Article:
How Do You Calculate the Value of a Bond?

By Stock Research Pro • February 7th, 2010

A bond is essentially an ‘IOU’ set up between an investor and a company or government entity. Under the agreement, an interest rate is set and the timing of payments that the lender will receive during the life of the bond is defined. At the end of the bond’s life- its maturity- the principal amount is returned to the lender. Companies that are looking to expand often issue bonds in order to fund that expansion. Government entities also issue bonds to raise money or fund specific projects. Investing in bonds is different from investing in other types of debt securities in that the value of the bond can fluctuate over its lifetime as interest rates rise and fall. Because bonds can be bought and sold on a secondary market, bond investors should take the time to become familiar with the bond valuation process.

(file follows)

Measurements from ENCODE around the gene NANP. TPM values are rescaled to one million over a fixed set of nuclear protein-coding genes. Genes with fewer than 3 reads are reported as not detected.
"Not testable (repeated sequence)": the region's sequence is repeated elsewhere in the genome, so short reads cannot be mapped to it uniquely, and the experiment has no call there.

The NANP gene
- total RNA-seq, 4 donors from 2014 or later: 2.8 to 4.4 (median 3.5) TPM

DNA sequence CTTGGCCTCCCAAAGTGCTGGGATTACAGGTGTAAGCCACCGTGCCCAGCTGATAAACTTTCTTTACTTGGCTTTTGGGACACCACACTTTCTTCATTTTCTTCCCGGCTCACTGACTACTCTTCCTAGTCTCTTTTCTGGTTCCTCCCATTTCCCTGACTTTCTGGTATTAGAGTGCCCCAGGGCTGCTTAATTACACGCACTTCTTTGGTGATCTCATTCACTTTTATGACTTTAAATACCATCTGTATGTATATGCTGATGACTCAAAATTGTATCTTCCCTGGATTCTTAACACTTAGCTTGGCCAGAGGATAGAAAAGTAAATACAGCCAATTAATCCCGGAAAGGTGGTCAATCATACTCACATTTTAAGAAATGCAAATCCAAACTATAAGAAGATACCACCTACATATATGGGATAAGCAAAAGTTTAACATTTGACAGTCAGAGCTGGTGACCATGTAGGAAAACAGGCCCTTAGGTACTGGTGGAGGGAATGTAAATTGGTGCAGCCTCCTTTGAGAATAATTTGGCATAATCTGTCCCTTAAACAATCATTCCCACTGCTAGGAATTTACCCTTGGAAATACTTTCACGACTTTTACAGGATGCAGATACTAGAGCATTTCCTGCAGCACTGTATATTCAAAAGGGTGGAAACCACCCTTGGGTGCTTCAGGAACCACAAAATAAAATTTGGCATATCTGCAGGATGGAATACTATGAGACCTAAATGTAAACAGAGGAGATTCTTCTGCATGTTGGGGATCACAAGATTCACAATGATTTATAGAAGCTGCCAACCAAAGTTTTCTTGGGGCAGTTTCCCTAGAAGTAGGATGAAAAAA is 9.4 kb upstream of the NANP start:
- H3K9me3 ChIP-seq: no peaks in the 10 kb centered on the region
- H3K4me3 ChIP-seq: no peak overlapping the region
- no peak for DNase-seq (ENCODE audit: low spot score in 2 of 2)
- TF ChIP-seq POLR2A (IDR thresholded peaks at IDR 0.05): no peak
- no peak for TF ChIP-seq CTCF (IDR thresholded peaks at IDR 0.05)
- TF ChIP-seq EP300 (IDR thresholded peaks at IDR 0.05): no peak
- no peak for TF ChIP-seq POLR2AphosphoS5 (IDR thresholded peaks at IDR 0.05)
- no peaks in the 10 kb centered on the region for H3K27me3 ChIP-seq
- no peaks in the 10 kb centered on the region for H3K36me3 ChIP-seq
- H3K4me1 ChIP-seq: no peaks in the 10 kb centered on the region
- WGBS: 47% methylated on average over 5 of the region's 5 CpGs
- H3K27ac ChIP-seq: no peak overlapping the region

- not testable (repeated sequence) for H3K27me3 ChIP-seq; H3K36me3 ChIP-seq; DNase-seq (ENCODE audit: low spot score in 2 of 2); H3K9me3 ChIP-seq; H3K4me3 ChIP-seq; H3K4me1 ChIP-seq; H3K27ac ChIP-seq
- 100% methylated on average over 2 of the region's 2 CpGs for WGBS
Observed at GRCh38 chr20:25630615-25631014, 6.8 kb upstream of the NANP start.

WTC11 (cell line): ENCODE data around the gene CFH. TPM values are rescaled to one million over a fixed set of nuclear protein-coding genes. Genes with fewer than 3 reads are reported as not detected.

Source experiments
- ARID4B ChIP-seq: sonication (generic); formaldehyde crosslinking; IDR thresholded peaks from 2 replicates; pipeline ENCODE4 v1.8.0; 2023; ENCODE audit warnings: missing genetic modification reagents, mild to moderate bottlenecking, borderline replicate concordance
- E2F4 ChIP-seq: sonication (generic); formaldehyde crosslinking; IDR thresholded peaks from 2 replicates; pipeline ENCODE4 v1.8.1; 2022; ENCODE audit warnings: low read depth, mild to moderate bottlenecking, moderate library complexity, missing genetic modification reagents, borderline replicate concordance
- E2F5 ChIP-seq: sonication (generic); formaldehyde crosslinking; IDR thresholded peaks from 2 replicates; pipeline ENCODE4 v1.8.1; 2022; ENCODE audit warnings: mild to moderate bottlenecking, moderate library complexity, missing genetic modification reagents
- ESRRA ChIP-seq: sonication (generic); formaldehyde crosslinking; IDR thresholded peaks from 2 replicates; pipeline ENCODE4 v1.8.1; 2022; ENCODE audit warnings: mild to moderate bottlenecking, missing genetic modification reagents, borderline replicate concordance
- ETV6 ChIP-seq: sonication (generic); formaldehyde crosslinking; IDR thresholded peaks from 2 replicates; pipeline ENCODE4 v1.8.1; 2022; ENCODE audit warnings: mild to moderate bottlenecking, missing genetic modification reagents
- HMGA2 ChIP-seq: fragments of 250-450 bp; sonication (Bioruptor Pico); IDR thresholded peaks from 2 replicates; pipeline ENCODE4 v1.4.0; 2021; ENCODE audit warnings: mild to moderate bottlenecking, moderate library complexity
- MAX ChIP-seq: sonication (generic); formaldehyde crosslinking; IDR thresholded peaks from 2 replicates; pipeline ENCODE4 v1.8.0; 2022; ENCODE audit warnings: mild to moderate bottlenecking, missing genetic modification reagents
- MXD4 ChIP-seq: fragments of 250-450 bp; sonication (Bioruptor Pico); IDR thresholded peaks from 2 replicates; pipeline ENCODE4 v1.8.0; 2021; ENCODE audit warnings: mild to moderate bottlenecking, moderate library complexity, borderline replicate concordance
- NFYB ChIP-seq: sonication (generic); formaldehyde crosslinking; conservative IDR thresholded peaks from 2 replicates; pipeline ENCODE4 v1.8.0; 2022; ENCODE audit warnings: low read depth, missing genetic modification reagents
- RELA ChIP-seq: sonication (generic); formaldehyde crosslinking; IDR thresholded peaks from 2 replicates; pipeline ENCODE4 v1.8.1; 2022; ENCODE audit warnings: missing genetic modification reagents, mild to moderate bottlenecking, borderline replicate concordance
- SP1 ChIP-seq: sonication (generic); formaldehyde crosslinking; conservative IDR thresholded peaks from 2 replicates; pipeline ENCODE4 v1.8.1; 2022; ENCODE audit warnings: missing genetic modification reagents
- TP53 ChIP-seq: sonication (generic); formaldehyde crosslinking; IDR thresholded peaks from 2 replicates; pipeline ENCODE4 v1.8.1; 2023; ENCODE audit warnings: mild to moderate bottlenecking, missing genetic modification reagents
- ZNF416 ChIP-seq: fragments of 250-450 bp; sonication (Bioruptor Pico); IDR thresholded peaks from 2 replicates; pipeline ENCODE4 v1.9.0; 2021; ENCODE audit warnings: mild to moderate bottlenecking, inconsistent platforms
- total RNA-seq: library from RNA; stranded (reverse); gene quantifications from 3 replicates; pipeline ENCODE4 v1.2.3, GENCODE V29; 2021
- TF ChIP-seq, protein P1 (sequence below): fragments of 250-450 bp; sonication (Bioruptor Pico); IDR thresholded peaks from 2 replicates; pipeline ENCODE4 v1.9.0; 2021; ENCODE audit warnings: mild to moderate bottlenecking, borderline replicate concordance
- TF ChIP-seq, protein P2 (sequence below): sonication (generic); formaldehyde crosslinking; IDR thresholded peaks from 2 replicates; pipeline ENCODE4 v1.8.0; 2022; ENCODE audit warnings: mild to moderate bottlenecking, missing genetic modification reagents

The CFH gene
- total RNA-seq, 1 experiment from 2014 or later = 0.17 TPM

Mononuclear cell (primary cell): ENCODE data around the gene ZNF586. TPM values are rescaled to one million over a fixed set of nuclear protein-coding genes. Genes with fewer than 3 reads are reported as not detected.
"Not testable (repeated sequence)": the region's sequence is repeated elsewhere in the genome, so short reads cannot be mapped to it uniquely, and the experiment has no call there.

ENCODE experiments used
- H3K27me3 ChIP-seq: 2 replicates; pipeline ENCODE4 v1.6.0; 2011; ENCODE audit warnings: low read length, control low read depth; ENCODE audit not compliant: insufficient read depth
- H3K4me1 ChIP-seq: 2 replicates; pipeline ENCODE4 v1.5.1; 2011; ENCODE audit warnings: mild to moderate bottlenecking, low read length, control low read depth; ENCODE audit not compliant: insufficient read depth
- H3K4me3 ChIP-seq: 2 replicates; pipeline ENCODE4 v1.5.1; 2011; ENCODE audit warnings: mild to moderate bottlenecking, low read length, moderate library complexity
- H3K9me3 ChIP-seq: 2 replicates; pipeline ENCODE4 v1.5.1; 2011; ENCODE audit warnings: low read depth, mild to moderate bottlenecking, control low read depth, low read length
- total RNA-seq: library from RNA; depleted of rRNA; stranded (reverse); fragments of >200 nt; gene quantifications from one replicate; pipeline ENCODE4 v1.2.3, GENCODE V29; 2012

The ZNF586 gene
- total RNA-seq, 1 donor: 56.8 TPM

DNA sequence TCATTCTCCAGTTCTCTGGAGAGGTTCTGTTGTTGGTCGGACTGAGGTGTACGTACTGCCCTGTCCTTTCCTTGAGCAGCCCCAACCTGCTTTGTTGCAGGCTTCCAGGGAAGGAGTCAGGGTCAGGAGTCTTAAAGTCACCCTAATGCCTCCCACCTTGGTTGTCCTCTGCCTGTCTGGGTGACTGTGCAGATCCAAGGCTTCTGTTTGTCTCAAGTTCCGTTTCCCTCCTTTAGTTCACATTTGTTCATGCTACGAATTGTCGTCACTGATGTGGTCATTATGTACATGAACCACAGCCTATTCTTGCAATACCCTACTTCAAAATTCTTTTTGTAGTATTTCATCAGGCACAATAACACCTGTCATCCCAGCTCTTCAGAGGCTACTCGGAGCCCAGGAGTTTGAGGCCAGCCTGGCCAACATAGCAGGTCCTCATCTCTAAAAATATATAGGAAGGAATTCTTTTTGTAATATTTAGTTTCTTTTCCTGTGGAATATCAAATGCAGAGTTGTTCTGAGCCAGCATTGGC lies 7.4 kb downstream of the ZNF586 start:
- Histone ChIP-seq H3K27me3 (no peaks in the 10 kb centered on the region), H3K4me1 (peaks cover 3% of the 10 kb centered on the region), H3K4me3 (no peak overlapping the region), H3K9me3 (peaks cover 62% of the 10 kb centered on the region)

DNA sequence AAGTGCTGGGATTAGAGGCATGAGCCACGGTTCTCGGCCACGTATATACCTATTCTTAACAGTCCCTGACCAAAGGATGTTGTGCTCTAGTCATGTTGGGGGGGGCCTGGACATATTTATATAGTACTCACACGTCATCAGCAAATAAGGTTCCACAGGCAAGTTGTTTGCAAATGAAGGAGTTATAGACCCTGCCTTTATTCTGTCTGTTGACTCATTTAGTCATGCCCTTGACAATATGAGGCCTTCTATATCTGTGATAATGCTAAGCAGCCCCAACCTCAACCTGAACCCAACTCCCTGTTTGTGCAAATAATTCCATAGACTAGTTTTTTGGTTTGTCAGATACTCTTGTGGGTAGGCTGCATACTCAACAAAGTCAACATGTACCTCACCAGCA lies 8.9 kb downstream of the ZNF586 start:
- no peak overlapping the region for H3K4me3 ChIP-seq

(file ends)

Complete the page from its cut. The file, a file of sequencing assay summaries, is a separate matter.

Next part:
A basic bond valuation calculator is below.

Bond prices are influenced by market interest rates. For example, a bond purchased with a coupon rate of 10% becomes more valuable if market interest rates fall to 9%. When assigning a present value to a bond, an investor would discount the bond’s expected cash flows with the discount rate used being driven by currently available interest rates for debt instruments that offer comparable risks and maturities.


The above information is educational and should not be interpreted as financial advice. For advice that is specific to your circumstances, you should consult a financial or tax advisor.

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